From Our 2012 Archives
FDA Approves No-Comb Treatment for Head Lice
Latest Healthy Kids News
Sklice Is a 10-Minute Head Lice Treatment for Kids 6 Months Old and Older
By Daniel J. DeNoon
Reviewed by Laura J. Martin, MD
Feb. 7, 2012 -- The FDA today approved Sklice, a no-comb, 10-minute treatment for head lice.
The announcement comes from Sanofi Pasteur U.S., which last year acquired the developer of the treatment, Topaz Pharmaceuticals.
Sklice is a topical (on-the-skin) lotion containing a 0.5% solution of ivermectin, a powerful parasite killer. It can be used in kids as young as 6 months.
In clinical trials, a single home treatment got rid of head lice in about three-fourths of kids. Fewer than 1% of kids had negative side effects, which included pinkeye, redness in the whites of the eye, eye irritation, dandruff, dry skin, and a burning sensation.
According to Sanofi consultant Bill Ryan, DVM, who conducted the clinical trials for Topaz, side effects were seen in only 0.1% of kids.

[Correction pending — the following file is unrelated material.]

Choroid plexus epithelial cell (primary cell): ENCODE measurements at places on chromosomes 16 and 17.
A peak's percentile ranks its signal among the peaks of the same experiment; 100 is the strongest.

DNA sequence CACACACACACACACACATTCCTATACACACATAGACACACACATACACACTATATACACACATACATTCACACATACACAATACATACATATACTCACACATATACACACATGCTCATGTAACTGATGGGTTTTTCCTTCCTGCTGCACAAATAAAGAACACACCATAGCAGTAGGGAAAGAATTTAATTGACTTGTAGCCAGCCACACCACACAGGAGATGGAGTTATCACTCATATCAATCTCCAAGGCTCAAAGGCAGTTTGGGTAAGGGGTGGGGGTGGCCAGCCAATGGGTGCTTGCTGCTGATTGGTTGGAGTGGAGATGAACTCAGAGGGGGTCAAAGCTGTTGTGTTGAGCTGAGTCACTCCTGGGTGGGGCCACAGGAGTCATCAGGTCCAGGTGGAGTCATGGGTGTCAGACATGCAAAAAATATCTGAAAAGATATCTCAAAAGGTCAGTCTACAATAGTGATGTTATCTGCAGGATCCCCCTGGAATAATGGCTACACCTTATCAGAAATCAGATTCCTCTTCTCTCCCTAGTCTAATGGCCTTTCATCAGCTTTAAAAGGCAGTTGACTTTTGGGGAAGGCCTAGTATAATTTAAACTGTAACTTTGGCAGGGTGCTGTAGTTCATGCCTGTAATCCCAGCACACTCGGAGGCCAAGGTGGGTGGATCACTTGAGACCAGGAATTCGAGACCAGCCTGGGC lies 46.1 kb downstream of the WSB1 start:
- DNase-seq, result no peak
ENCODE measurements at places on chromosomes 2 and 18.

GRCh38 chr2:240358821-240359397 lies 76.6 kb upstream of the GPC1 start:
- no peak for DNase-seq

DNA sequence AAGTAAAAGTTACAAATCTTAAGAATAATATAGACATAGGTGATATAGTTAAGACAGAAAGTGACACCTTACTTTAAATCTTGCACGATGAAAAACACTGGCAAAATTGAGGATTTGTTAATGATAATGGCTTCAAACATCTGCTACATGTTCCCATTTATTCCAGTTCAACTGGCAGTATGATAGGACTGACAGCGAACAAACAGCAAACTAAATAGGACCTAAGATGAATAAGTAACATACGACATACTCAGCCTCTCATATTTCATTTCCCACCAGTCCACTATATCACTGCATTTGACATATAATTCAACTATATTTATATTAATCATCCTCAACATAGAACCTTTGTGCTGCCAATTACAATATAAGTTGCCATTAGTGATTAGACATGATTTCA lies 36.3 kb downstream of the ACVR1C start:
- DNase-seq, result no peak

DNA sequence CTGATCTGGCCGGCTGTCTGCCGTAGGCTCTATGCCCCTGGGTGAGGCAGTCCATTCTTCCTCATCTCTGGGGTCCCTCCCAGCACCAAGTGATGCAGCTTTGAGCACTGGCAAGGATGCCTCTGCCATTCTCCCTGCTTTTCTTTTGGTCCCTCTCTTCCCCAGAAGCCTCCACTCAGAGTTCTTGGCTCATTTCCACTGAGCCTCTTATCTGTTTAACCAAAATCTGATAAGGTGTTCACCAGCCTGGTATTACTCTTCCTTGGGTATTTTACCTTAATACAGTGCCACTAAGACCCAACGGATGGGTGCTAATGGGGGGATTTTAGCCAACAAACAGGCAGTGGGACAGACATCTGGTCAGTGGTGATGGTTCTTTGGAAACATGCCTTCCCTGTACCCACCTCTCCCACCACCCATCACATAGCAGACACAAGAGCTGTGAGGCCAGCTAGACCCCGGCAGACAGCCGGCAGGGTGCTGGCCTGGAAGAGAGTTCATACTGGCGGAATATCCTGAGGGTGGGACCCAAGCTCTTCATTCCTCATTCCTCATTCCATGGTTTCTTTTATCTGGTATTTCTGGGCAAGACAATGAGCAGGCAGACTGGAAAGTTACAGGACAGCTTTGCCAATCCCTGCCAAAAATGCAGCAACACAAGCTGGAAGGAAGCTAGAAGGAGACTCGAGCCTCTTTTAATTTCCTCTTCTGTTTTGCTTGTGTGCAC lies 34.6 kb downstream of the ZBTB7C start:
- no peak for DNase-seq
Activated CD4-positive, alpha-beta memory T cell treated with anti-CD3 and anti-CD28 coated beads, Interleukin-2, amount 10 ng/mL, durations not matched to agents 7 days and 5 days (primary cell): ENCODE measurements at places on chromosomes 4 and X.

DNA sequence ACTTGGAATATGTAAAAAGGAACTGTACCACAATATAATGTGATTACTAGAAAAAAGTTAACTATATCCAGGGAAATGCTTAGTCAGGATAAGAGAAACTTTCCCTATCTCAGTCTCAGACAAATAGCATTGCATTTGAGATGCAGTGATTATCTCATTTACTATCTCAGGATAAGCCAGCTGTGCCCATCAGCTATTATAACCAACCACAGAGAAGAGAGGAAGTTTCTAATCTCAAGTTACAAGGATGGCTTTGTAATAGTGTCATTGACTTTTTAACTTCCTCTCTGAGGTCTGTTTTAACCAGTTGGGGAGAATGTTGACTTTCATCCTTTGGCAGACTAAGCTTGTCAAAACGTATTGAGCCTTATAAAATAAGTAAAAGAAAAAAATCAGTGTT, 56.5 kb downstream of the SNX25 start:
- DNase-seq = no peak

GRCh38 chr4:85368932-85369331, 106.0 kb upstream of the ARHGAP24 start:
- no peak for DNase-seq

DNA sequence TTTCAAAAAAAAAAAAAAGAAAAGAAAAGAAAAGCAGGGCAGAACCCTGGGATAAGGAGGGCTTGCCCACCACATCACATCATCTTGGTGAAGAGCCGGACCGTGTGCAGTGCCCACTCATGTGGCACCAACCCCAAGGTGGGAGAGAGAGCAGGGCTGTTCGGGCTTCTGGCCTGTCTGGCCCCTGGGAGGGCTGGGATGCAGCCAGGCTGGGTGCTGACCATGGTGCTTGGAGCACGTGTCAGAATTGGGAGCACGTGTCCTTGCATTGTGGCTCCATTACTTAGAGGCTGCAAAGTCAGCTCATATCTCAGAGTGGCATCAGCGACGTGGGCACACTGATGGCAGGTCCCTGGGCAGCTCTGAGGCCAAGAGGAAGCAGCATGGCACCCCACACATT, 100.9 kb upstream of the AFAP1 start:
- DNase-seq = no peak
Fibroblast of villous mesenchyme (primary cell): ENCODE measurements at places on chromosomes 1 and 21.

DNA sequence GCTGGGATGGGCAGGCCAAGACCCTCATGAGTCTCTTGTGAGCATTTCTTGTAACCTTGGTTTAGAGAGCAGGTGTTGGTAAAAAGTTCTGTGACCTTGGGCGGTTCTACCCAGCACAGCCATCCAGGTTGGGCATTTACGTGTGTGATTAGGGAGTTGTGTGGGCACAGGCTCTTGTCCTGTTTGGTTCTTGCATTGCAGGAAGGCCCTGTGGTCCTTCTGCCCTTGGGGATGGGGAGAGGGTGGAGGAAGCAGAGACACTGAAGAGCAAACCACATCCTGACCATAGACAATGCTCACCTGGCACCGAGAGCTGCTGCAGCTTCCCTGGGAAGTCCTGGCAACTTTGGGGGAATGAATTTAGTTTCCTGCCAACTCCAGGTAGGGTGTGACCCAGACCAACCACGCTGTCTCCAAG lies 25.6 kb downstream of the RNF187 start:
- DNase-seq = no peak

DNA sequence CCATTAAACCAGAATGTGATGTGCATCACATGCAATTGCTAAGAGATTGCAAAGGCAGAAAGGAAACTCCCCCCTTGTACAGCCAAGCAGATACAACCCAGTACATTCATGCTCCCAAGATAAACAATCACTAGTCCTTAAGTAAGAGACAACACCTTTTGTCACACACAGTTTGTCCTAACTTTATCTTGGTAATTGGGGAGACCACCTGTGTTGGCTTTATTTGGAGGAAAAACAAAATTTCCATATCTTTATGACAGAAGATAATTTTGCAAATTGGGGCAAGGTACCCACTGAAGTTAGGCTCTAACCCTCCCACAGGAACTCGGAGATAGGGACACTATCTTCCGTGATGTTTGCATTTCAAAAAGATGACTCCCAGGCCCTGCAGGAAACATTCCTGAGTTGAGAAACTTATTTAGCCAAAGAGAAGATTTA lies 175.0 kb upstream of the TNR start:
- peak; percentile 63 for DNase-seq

"It speaks to the safety of this product that there is no need for covering the eyes or using gloves," Ryan tells WebMD. "Ivermectin has been used in pill form in a billion people over 20 years. I think that should put people's minds at ease."
With many current head lice medications, parents are encouraged to comb out nits after treatment. That is not necessary with Sklice, although parents may use a nit comb if they prefer.
Sklice is formulated with shea butter and olive oil, Ryan says, to make it especially "user friendly."
Sanofi says Sklice should be available in a few months. The company has not yet announced a price.
SOURCES: Bill Ryan, DVM, Ryan Mitchell Consultants.News release, Sanofi Pasteur U.S.Sklice label.
- Allergic Skin Disorders
- Bacterial Skin Diseases
- Bites and Infestations
- Diseases of Pigment
- Fungal Skin Diseases
- Medical Anatomy and Illustrations
- Noncancerous, Precancerous & Cancerous Tumors
- Oral Health Conditions
- Papules, Scales, Plaques and Eruptions
- Scalp, Hair and Nails
- Sexually Transmitted Diseases (STDs)
- Vascular, Lymphatic and Systemic Conditions
- Viral Skin Diseases
- Additional Skin Conditions